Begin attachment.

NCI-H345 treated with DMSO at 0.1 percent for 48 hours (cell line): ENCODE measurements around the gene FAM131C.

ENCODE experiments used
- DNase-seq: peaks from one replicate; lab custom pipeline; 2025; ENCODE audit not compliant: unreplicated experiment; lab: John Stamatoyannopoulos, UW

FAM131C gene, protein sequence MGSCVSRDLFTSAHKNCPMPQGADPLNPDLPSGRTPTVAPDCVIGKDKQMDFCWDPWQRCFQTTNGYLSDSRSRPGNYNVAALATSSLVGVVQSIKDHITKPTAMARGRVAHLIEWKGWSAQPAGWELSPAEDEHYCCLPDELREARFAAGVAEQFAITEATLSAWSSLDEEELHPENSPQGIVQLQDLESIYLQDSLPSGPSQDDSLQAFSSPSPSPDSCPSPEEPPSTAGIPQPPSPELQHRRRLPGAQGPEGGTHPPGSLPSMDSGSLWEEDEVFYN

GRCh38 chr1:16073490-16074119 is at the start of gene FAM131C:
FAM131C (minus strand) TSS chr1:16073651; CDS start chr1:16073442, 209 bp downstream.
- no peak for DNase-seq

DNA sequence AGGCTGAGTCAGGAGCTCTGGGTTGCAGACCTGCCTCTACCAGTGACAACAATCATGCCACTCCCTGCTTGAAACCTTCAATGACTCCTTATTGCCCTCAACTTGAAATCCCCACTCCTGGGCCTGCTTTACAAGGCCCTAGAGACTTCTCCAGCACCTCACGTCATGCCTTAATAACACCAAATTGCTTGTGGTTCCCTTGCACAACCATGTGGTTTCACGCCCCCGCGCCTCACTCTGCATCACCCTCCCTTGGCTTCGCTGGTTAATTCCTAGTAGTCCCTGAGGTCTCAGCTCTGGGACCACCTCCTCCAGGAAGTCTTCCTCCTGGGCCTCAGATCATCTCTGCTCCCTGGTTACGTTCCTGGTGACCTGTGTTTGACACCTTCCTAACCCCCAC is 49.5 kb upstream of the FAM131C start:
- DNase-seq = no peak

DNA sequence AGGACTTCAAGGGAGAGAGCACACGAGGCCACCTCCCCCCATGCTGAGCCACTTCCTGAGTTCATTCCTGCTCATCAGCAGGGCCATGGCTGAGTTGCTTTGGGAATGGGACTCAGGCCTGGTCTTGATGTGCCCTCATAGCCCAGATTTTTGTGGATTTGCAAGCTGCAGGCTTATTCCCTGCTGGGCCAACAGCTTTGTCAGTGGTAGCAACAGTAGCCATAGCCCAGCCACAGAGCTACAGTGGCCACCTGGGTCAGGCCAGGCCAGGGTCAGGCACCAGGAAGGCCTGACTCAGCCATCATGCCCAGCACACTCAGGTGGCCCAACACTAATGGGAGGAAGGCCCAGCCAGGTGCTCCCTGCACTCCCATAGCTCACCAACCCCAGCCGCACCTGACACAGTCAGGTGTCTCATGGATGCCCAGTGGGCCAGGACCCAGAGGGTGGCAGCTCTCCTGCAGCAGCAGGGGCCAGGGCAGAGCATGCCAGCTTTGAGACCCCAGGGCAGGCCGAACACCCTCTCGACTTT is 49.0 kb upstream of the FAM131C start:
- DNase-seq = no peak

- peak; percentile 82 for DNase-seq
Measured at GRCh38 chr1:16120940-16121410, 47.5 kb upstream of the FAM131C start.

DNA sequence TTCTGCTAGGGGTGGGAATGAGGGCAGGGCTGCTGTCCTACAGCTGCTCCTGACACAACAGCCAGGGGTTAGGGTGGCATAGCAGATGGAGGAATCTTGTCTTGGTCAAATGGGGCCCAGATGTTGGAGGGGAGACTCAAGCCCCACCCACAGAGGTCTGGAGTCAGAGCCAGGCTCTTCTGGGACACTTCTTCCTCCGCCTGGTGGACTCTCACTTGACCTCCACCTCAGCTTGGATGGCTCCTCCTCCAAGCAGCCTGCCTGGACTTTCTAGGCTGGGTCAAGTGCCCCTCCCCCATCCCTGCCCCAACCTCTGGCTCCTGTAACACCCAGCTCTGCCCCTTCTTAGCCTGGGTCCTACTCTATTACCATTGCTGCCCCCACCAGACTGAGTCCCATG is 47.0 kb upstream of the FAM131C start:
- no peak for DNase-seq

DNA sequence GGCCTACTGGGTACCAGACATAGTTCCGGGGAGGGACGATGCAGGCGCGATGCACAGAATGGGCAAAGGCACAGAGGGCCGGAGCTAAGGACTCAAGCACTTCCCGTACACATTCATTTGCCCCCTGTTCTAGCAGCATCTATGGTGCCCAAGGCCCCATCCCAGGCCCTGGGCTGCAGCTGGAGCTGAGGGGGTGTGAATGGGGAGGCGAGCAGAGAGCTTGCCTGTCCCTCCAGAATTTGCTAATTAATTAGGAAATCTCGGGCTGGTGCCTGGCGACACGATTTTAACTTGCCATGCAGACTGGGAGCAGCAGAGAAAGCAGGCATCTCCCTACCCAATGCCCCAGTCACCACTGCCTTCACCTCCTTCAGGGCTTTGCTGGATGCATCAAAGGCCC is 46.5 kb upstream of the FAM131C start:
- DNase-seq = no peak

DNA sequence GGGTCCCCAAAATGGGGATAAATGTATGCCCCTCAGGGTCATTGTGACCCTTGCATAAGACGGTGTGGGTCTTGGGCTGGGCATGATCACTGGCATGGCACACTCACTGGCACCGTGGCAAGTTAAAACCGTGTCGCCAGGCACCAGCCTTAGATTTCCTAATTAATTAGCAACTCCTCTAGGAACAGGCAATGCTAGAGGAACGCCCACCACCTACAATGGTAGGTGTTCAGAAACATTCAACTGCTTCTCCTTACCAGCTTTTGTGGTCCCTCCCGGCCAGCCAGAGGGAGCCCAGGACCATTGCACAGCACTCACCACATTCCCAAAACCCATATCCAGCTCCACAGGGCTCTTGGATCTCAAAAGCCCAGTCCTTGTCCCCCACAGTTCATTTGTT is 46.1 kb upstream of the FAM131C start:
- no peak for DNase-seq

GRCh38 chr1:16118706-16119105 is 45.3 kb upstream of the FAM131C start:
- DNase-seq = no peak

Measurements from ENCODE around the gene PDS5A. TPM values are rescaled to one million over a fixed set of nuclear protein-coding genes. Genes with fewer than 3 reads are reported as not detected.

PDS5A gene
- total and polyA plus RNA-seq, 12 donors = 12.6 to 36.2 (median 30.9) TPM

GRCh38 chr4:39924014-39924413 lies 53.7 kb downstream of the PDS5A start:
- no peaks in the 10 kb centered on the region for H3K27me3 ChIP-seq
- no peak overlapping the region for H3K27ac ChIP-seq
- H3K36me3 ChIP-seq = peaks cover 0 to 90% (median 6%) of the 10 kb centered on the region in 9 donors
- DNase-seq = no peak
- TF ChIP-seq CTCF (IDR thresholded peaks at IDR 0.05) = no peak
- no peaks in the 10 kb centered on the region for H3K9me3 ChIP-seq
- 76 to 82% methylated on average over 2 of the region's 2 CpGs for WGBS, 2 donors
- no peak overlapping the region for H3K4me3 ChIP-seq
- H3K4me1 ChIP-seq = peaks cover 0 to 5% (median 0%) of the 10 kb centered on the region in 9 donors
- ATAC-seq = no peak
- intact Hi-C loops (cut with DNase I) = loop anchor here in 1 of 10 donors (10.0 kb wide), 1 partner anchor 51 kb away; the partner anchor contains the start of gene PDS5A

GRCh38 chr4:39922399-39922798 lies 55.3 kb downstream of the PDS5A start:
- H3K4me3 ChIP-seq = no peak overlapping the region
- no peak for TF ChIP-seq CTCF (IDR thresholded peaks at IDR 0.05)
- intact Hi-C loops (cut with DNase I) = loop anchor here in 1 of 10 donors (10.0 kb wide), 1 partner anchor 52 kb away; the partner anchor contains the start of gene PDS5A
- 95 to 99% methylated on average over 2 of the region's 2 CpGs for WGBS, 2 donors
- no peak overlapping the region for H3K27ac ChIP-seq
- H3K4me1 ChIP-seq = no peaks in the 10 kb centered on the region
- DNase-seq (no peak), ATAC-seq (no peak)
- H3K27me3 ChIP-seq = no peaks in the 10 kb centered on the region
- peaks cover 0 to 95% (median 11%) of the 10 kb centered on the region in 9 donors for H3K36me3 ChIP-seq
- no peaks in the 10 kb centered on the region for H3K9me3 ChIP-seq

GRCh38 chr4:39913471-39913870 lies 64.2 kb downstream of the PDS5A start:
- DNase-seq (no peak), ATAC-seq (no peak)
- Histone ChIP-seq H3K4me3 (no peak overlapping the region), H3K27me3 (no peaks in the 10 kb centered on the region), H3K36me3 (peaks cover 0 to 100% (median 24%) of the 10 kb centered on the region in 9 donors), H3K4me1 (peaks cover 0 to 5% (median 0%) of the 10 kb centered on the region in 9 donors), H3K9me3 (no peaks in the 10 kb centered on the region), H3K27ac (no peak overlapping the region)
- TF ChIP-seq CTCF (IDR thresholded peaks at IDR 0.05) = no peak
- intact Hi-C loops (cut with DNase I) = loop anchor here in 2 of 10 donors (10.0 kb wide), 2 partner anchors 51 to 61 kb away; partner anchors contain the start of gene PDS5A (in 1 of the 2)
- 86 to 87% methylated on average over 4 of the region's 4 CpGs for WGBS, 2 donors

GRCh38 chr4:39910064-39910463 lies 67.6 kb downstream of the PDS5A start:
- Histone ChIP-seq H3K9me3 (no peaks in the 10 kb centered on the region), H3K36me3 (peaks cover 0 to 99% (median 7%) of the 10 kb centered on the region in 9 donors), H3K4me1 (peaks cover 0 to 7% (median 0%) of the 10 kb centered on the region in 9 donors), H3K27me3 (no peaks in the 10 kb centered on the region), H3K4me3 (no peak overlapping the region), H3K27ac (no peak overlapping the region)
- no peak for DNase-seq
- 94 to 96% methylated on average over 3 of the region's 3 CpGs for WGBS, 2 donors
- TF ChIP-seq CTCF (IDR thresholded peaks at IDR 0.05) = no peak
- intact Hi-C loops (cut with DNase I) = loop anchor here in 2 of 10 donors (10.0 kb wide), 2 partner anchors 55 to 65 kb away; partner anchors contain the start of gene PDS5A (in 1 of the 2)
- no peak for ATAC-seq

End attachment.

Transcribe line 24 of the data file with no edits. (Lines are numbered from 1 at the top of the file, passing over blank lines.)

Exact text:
- total and polyA plus RNA-seq, 12 donors = 12.6 to 36.2 (median 30.9) TPM